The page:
The Small Wild Goose Pagoda stands in Jian Fu Temple, one
kilometer south from the downtown area. If the Big Wild Goose
Pagoda can be compared to a stalwart young man, the Small Wild
Goose Pagoda is then like a delicate, slim girl.
Inside the Temple there is a huge iron bell dating from the Jin
Dynasty (1192 A. D. ). The Sound of the bell is crisp and pleasant,
and can be heard as far as five kilometers away. People here simply
call it the "Magic Bell". It's 4.5 metres in height, 7.6 in diameter
along the rim, and 10 tons in weight. It is carved with characters
that denote the following: Long live the Emperor; The vessals help
him forever; May the State be stable and the people live in peace;
May the Buddhist principles prevail in the time to come. In fact,
there is an interesting story about the Bell. It is said that if one
missed his beloved relations who are living far away from him, the
only thing he needs to do was to write their names and addresses on
a piece of yellow paper, and the sound of the bell would pass the
message to them. Hence, the "Morning Bell Chimes of the Pagoda"
became one of the eight famous scenic features in the province.
Jian Fu Temple was built in 684, in order to pay homage to the
Tang Emperor, Li Zhi, upon the hundred days of his death.
Therefore, it was originally named Xian Fu Temple. The present
name didn't come into being until 698 A. D.. The Temple was also
the place where the great translator Monk Yi Jing translated Bud-
dhist scriptures. Yi Jing set out by sea for India in search of Bud-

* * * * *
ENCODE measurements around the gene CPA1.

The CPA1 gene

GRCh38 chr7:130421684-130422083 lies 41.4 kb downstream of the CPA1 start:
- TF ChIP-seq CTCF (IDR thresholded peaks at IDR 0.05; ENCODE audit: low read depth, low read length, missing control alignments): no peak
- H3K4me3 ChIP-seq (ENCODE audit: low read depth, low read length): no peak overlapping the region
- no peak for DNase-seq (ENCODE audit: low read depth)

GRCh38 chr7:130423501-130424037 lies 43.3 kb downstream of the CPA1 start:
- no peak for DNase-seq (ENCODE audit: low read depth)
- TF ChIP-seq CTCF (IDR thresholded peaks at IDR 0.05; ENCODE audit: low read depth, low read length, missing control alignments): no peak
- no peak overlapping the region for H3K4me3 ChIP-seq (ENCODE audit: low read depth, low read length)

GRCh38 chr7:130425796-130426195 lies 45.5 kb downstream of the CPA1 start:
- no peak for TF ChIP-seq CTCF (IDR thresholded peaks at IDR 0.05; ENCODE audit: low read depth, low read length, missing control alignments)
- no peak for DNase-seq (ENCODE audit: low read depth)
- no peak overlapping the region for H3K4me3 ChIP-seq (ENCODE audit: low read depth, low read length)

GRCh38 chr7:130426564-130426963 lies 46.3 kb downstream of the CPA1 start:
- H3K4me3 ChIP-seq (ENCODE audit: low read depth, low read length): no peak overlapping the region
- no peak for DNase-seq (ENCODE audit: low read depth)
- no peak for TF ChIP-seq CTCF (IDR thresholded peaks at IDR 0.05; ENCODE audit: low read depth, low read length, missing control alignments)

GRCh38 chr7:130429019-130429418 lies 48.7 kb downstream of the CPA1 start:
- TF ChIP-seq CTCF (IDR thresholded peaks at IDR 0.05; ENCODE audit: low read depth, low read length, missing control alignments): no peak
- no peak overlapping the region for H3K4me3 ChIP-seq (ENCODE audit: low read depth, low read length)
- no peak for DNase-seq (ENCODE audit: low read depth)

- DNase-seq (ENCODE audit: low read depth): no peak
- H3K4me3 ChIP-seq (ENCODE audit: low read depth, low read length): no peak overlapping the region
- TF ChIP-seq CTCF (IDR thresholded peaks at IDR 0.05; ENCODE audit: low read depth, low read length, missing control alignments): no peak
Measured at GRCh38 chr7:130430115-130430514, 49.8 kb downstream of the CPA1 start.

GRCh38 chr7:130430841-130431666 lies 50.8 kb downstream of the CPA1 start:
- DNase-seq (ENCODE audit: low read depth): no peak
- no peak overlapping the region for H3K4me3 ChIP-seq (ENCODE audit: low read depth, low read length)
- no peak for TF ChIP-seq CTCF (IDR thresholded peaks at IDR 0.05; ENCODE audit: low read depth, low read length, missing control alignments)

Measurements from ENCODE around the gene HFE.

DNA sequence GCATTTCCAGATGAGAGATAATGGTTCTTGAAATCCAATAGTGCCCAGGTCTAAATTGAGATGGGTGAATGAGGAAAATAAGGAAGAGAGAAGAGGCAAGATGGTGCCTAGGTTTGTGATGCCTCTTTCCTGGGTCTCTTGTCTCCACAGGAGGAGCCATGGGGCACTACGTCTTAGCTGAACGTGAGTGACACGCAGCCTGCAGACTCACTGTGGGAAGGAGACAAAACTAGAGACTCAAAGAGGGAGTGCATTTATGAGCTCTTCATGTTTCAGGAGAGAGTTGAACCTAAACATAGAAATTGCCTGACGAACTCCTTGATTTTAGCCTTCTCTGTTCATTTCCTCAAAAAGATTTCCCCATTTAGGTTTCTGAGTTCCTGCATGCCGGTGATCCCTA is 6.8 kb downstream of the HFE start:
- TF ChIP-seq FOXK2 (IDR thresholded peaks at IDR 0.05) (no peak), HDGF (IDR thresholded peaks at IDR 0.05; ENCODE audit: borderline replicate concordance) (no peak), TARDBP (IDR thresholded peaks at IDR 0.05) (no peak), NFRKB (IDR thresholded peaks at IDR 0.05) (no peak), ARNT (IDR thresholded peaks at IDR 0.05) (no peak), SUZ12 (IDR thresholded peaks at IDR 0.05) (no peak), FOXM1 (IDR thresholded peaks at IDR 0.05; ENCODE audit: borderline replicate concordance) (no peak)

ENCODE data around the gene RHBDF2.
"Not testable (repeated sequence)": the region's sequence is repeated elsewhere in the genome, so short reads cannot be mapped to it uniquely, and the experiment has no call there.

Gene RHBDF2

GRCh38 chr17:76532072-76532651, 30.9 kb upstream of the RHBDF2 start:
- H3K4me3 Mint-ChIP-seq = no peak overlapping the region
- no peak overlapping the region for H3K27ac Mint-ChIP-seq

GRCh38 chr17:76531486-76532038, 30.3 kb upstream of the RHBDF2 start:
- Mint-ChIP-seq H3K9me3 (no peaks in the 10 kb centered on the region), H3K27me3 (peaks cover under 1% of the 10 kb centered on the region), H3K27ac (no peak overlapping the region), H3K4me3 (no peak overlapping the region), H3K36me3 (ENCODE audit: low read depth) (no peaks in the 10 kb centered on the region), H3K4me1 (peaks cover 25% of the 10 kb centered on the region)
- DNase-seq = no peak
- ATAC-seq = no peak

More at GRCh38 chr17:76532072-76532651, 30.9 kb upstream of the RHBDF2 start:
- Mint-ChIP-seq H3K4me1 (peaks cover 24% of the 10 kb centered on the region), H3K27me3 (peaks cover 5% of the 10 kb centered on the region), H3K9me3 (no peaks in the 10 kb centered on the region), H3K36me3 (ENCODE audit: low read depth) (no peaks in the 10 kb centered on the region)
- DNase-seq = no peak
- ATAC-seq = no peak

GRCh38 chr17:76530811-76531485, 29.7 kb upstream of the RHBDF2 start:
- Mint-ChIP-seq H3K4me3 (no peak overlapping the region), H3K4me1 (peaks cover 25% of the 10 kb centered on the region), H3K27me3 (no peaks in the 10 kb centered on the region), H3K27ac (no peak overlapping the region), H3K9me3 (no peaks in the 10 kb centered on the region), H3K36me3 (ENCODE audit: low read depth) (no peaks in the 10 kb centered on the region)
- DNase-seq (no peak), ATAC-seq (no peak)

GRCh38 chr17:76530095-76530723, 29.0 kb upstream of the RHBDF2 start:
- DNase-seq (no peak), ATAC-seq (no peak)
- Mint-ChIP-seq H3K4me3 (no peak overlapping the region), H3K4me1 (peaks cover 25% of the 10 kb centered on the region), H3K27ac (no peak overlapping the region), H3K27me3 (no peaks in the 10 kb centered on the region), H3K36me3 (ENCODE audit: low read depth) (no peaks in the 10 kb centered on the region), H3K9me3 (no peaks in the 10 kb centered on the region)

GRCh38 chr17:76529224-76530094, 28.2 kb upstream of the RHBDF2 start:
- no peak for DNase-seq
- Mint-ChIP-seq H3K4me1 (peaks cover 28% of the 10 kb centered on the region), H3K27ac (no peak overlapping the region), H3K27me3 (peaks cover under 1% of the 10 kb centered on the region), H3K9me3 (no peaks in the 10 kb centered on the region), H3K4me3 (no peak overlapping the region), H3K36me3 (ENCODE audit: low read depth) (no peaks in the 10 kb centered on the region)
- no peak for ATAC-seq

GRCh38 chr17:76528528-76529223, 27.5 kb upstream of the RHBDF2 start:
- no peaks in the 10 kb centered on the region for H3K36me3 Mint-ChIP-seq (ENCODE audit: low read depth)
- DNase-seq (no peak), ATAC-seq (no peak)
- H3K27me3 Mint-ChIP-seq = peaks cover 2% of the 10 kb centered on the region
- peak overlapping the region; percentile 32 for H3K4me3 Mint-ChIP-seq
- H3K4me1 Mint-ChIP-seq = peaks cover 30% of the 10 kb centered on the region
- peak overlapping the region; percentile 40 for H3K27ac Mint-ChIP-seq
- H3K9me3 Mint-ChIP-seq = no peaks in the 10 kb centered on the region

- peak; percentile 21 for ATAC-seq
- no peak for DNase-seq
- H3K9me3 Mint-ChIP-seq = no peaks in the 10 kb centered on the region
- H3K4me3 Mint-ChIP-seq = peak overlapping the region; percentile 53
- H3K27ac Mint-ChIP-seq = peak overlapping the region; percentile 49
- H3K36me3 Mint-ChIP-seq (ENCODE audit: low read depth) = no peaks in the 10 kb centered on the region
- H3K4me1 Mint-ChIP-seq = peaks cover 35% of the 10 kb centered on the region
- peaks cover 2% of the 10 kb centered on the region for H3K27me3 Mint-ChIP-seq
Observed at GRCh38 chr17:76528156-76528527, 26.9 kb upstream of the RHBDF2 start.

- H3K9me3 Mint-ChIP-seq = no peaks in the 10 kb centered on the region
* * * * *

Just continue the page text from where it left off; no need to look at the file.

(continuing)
thist principles in 671. He came back with some four hundred volames,
for more than 20 years. On his way back to China, he stayed on Island of Sumatra in Indonesia and did some investigation there. Yi Jing translated altogether 56 volumes of scriptures in Jian Fu Temple and wrote the book Biography of Eminent Monks in the Tang Dynasty in Search of Buddhist Truth ih India. The book can be regarded as a companion to Pilgrimage to India by Xuan Zang, and is of great help to the study of Chinese and Indonesian history, as well as the history of the cultural relationship between China and Indonesia.
The Small Wild Goose Pagoda was set up in 707. It has 15 storeys and is about 45 meters in height. The story goes that when Yi Jing appealed to the imperial court for funds to build a pagoda, so as to preserve the holy scriptures that he had brought back from India, the cowardly Emperor Li Xian asked the Queen's advice as he often did. When she heard of this, she ordered all the imperial concubines and court maids to donate money for the construction of the pagoda. The ladies were so generous in their donation, that there was still money left over even after the pagoda was finished.
In the long history of its existence, there has even been a "magic healing" of the Pagoda! In 1487, there was an earthquake of 6 points on the Richter scale and a one-foot crack formed in the Pagoda from the top to the bottom. However, in 1521, 34 years after the. quake, there came another one! The crack healed overnight. This amazed the local people. Therefore they began to call it the "Magic Healing".
In September 1555, an official from the capital, named Wang He, stayed in the temple for a night on his way home. After he heard the story of the "Magic Healing" from a monk called Kan Guang who had personally witnessed the